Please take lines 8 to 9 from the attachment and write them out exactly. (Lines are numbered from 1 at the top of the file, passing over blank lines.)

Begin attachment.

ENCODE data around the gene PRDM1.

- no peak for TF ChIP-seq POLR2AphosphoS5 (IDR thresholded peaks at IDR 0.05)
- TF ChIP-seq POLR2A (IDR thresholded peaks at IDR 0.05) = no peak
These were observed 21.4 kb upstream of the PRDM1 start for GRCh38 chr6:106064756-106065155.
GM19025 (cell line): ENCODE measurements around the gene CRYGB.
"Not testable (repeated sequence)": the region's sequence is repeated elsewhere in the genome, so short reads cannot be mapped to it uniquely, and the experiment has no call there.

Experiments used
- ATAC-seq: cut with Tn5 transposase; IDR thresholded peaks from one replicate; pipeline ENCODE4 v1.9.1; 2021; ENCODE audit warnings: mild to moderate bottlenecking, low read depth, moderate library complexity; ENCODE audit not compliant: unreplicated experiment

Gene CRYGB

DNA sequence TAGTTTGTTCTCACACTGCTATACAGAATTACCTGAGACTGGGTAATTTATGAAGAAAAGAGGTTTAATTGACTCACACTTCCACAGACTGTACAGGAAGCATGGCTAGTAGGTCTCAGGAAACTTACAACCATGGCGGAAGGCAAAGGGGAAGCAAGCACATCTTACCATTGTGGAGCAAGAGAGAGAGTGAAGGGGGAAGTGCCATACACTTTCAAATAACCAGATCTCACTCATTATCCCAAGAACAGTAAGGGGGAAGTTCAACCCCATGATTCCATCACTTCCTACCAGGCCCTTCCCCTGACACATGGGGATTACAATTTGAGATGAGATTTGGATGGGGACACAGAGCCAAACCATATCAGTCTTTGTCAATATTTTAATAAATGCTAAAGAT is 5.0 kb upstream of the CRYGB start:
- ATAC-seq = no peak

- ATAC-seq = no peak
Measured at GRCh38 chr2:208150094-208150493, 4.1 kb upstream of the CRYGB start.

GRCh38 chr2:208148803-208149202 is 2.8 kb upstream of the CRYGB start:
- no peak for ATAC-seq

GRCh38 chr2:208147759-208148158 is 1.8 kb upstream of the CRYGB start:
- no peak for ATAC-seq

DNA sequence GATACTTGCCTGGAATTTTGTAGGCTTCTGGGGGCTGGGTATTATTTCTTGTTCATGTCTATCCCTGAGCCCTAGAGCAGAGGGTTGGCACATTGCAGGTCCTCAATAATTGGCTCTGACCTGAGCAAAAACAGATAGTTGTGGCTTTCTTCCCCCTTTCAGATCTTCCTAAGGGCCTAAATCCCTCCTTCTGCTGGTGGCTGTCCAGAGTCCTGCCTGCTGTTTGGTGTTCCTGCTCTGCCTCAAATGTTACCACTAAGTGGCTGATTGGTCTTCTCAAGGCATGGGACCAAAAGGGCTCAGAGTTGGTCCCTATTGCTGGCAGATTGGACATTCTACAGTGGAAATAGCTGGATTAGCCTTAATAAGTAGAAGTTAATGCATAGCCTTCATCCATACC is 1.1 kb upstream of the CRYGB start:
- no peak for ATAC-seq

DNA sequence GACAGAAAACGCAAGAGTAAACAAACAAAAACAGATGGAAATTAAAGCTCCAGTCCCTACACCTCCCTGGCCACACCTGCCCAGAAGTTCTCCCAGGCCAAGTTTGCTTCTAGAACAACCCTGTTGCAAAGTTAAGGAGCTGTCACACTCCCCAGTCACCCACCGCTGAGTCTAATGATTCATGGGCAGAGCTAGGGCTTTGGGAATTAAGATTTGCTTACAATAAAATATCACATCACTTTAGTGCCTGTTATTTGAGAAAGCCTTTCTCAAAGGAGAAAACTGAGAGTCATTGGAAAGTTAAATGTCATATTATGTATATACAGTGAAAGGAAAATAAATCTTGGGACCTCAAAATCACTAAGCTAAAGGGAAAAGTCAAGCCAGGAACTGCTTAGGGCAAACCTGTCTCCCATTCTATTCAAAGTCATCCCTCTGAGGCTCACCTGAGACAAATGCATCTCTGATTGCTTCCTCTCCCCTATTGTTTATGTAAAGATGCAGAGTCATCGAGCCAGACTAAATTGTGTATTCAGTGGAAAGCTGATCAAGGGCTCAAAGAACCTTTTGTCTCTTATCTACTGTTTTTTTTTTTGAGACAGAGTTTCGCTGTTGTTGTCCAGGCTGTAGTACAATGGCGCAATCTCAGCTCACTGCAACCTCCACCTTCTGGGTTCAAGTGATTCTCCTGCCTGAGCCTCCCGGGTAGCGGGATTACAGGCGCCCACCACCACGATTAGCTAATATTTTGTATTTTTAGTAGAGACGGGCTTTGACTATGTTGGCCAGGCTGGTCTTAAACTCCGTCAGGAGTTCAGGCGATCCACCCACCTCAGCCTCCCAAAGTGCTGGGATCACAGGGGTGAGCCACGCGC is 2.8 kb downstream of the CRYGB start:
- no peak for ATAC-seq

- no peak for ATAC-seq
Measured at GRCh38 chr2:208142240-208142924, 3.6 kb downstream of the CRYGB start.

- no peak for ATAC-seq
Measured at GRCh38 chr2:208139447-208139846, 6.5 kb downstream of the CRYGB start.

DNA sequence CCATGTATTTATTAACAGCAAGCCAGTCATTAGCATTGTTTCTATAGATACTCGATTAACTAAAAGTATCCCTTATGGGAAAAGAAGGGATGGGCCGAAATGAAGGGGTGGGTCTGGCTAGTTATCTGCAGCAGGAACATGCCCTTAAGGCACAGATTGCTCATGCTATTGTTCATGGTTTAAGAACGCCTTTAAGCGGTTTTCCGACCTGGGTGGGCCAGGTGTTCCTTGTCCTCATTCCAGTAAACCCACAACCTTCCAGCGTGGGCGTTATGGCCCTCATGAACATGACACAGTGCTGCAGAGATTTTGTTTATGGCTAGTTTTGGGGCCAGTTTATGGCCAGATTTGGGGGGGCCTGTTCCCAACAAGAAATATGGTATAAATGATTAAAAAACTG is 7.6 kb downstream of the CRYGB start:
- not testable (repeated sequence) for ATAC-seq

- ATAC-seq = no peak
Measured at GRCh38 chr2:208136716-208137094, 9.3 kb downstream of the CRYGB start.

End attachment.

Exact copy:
- ATAC-seq: cut with Tn5 transposase; IDR thresholded peaks from one replicate; pipeline ENCODE4 v1.9.1; 2021; ENCODE audit warnings: mild to moderate bottlenecking, low read depth, moderate library complexity; ENCODE audit not compliant: unreplicated experiment

Gene CRYGB